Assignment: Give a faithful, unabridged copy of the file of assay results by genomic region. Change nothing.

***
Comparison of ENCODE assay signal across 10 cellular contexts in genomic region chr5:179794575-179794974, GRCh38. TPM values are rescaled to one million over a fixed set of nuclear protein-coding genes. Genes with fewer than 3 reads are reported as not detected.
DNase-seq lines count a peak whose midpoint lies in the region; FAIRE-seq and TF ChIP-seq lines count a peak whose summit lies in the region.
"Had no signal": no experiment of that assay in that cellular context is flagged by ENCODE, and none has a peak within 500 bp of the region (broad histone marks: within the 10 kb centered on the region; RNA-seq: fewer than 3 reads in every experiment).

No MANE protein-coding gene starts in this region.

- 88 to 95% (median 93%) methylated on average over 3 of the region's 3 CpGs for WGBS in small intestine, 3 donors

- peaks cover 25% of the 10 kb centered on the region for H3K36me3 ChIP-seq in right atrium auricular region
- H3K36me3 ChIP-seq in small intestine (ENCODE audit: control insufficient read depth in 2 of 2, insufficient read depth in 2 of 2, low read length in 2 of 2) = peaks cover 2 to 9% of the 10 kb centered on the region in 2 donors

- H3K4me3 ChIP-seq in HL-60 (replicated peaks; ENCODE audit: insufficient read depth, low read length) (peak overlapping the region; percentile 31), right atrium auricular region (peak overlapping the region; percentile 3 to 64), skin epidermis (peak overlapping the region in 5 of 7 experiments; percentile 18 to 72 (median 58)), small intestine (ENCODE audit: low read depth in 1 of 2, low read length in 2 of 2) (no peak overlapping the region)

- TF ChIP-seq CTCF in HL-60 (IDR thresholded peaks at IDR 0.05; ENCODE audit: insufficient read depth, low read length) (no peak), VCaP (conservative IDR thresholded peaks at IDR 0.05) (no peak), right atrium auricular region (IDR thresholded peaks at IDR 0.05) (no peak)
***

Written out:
Comparison of ENCODE assay signal across 10 cellular contexts in genomic region chr5:179794575-179794974, GRCh38. TPM values are rescaled to one million over a fixed set of nuclear protein-coding genes. Genes with fewer than 3 reads are reported as not detected.
DNase-seq lines count a peak whose midpoint lies in the region; FAIRE-seq and TF ChIP-seq lines count a peak whose summit lies in the region.
"Had no signal": no experiment of that assay in that cellular context is flagged by ENCODE, and none has a peak within 500 bp of the region (broad histone marks: within the 10 kb centered on the region; RNA-seq: fewer than 3 reads in every experiment).

No MANE protein-coding gene starts in this region.

- 88 to 95% (median 93%) methylated on average over 3 of the region's 3 CpGs for WGBS in small intestine, 3 donors

- peaks cover 25% of the 10 kb centered on the region for H3K36me3 ChIP-seq in right atrium auricular region
- H3K36me3 ChIP-seq in small intestine (ENCODE audit: control insufficient read depth in 2 of 2, insufficient read depth in 2 of 2, low read length in 2 of 2) = peaks cover 2 to 9% of the 10 kb centered on the region in 2 donors

- H3K4me3 ChIP-seq in HL-60 (replicated peaks; ENCODE audit: insufficient read depth, low read length) (peak overlapping the region; percentile 31), right atrium auricular region (peak overlapping the region; percentile 3 to 64), skin epidermis (peak overlapping the region in 5 of 7 experiments; percentile 18 to 72 (median 58)), small intestine (ENCODE audit: low read depth in 1 of 2, low read length in 2 of 2) (no peak overlapping the region)

- TF ChIP-seq CTCF in HL-60 (IDR thresholded peaks at IDR 0.05; ENCODE audit: insufficient read depth, low read length) (no peak), VCaP (conservative IDR thresholded peaks at IDR 0.05) (no peak), right atrium auricular region (IDR thresholded peaks at IDR 0.05) (no peak)